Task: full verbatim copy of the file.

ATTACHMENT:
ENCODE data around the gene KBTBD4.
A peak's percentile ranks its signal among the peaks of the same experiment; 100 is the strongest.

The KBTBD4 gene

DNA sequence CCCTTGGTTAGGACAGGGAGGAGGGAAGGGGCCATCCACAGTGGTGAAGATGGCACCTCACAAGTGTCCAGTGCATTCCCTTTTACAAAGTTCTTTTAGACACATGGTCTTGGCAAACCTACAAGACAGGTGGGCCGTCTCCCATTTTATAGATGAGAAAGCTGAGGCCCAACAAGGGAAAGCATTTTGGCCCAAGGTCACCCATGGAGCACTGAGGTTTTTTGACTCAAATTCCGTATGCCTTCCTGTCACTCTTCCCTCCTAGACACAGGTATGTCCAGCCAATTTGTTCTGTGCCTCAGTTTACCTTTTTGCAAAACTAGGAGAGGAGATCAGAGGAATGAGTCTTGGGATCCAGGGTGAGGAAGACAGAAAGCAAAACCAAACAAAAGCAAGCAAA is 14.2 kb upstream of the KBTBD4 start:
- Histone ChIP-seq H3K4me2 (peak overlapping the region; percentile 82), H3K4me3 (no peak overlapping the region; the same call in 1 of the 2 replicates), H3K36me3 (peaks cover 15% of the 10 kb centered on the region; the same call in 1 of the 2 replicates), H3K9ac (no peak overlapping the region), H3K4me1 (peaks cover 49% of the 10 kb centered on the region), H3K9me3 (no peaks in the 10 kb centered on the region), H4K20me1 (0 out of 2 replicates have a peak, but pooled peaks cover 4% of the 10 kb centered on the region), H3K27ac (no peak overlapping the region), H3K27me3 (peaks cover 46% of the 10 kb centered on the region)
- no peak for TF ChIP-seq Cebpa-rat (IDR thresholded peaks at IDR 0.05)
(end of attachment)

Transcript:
ENCODE data around the gene KBTBD4.
A peak's percentile ranks its signal among the peaks of the same experiment; 100 is the strongest.

The KBTBD4 gene

DNA sequence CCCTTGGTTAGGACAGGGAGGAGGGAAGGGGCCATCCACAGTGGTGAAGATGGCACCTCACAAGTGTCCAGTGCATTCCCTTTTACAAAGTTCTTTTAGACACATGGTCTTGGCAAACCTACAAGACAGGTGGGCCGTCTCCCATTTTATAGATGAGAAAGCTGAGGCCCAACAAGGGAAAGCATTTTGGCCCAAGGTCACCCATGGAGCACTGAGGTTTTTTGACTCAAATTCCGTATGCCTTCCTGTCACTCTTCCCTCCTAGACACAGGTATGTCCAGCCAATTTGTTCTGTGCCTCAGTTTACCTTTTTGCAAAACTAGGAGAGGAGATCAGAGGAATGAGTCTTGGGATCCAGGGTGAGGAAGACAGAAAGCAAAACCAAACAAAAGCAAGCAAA is 14.2 kb upstream of the KBTBD4 start:
- Histone ChIP-seq H3K4me2 (peak overlapping the region; percentile 82), H3K4me3 (no peak overlapping the region; the same call in 1 of the 2 replicates), H3K36me3 (peaks cover 15% of the 10 kb centered on the region; the same call in 1 of the 2 replicates), H3K9ac (no peak overlapping the region), H3K4me1 (peaks cover 49% of the 10 kb centered on the region), H3K9me3 (no peaks in the 10 kb centered on the region), H4K20me1 (0 out of 2 replicates have a peak, but pooled peaks cover 4% of the 10 kb centered on the region), H3K27ac (no peak overlapping the region), H3K27me3 (peaks cover 46% of the 10 kb centered on the region)
- no peak for TF ChIP-seq Cebpa-rat (IDR thresholded peaks at IDR 0.05)